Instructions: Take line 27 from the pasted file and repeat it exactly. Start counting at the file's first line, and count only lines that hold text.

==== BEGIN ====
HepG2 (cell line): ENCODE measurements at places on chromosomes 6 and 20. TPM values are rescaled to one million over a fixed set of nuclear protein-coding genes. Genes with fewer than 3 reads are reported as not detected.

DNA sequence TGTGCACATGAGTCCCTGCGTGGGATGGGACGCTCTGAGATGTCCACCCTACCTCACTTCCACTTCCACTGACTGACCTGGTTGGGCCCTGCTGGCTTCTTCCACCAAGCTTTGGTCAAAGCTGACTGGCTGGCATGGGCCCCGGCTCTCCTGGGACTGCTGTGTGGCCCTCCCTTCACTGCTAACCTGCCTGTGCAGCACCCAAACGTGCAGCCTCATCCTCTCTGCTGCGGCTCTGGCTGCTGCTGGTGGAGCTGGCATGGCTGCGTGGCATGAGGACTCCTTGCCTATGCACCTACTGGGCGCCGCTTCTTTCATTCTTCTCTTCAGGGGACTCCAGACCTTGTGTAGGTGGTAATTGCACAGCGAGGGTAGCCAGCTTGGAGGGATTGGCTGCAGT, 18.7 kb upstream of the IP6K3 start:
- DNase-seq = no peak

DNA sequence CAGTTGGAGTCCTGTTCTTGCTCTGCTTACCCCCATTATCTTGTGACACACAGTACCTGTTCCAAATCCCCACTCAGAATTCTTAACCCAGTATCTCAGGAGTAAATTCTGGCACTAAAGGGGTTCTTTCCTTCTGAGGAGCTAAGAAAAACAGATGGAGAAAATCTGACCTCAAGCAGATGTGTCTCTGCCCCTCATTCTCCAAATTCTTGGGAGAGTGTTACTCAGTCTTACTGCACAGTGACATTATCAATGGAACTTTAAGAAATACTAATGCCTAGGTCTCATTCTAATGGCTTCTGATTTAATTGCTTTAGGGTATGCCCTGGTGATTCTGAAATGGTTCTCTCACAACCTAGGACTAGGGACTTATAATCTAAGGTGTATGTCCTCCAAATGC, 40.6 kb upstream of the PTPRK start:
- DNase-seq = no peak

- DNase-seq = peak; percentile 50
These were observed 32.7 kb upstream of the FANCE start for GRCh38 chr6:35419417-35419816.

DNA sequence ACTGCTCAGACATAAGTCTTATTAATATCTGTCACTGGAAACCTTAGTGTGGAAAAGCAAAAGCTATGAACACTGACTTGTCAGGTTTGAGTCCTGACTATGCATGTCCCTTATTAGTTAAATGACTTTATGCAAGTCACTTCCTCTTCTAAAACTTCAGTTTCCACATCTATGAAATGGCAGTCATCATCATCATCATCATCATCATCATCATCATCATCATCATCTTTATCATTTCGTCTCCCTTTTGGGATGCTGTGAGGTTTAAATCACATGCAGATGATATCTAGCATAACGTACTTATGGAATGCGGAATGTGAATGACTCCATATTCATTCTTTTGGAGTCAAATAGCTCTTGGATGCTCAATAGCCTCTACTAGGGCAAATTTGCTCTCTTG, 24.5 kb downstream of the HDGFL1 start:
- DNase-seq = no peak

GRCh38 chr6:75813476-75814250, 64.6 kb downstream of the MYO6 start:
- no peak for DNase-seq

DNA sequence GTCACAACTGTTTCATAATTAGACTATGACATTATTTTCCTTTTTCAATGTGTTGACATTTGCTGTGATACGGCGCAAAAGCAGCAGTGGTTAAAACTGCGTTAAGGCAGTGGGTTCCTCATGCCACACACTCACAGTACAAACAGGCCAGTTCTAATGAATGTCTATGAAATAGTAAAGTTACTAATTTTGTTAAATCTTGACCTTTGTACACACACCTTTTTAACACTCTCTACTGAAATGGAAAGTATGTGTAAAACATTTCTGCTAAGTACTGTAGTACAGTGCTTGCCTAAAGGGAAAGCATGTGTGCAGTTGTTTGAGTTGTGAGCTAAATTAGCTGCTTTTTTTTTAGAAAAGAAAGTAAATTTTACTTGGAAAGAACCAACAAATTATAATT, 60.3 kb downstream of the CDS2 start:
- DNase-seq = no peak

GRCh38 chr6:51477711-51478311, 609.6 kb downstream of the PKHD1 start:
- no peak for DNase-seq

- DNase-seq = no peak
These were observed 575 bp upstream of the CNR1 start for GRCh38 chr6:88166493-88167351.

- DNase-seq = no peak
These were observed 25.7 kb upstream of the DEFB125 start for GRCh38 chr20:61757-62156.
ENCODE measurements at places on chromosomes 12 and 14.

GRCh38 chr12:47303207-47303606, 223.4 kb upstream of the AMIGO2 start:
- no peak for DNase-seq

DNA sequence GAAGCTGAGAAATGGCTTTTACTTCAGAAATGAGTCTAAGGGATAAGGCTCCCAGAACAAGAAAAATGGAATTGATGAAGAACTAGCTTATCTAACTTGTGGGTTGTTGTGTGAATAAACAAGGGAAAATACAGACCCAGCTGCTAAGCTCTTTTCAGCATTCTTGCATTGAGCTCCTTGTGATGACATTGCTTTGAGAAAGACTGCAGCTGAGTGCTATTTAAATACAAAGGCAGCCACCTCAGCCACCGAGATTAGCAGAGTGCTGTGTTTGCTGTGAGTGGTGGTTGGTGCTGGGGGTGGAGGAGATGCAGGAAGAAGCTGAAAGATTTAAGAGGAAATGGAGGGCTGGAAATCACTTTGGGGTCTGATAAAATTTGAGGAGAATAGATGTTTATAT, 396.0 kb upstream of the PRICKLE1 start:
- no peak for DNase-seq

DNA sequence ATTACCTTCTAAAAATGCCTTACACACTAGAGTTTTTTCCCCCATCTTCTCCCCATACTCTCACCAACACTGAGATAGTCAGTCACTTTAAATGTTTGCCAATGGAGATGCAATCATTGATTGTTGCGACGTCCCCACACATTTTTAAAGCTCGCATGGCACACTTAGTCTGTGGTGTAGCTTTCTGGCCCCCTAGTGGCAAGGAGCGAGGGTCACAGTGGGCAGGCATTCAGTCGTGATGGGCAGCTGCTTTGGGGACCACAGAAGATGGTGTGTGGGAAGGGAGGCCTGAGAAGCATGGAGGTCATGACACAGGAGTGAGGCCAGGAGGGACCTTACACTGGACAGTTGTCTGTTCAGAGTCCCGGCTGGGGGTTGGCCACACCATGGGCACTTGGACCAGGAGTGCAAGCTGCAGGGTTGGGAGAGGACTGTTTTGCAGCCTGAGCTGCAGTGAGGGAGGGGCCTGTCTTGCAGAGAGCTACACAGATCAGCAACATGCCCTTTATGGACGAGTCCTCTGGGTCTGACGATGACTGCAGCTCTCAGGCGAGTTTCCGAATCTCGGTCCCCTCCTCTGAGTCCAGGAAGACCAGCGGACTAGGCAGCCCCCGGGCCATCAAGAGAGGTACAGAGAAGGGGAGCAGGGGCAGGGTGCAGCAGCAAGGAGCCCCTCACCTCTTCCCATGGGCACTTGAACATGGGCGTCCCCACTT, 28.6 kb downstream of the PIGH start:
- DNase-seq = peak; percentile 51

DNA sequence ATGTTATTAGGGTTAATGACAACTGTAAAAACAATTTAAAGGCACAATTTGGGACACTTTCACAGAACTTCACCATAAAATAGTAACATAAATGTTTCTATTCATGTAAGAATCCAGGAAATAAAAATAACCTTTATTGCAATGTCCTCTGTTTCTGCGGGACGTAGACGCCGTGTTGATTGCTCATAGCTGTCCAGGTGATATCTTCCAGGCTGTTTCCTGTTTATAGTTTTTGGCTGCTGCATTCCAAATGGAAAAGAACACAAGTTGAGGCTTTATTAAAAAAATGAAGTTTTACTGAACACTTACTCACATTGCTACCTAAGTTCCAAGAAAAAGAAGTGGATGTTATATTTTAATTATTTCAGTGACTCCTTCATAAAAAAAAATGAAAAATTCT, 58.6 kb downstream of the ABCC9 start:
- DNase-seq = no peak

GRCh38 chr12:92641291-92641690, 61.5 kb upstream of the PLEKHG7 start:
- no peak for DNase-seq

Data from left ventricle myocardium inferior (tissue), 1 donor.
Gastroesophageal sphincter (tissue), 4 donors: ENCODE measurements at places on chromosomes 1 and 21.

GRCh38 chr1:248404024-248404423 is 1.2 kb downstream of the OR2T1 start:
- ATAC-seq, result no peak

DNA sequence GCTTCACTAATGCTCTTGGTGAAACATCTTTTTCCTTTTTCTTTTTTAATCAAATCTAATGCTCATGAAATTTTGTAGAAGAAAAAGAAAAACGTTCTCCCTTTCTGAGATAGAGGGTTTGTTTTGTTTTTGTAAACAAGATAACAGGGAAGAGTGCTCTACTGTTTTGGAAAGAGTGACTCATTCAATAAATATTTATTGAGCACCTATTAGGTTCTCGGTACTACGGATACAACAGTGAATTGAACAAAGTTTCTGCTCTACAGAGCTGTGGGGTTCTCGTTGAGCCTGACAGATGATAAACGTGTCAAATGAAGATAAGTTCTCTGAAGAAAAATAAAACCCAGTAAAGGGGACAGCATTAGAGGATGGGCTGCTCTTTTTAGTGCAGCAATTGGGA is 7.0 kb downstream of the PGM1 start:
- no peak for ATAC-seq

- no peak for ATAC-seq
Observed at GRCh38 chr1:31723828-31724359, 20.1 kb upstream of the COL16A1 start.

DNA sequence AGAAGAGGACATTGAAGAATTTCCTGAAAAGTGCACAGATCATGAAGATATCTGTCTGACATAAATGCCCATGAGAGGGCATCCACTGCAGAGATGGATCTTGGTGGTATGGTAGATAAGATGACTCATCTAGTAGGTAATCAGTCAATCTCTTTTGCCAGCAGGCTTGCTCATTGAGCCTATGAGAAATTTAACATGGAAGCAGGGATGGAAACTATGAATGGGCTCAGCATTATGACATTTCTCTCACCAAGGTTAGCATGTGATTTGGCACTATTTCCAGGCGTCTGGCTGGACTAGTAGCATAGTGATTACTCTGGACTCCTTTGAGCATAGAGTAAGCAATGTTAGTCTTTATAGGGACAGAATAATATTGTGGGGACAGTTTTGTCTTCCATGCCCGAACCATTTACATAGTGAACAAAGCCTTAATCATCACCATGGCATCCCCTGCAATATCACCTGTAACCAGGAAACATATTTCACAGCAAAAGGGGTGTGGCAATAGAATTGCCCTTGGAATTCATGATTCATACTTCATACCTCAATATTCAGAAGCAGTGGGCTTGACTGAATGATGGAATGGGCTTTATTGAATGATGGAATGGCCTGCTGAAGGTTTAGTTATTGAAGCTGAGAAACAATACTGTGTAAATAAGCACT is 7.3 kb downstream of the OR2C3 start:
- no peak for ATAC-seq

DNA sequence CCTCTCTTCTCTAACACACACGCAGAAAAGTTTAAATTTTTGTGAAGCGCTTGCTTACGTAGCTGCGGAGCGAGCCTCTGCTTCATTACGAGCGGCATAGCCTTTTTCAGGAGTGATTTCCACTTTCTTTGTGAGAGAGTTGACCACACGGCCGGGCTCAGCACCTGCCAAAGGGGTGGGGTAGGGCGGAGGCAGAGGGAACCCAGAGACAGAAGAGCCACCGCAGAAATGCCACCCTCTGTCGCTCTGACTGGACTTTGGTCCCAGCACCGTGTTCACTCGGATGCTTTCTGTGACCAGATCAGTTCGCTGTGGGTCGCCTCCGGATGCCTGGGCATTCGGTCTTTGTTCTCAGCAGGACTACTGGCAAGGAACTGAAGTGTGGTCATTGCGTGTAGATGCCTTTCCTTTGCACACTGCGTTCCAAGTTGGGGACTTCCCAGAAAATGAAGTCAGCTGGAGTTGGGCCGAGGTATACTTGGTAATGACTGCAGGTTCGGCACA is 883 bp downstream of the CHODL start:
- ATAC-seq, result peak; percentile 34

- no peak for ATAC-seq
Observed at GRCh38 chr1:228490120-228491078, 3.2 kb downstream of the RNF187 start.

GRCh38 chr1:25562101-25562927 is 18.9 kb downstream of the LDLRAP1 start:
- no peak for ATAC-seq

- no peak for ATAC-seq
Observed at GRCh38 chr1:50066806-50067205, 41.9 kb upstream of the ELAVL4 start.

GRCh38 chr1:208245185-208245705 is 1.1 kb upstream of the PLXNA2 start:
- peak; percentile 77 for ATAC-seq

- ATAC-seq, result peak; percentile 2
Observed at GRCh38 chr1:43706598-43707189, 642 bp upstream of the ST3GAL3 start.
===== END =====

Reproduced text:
DNA sequence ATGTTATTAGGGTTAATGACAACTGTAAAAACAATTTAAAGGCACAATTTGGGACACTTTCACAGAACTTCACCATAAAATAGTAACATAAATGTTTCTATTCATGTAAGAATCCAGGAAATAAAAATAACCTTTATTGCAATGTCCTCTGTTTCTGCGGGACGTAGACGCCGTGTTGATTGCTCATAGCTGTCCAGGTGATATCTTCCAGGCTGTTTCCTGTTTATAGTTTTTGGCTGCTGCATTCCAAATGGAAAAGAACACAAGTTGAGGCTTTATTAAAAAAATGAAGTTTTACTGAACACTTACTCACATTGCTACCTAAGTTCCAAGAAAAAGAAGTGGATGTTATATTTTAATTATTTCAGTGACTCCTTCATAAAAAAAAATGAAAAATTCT, 58.6 kb downstream of the ABCC9 start: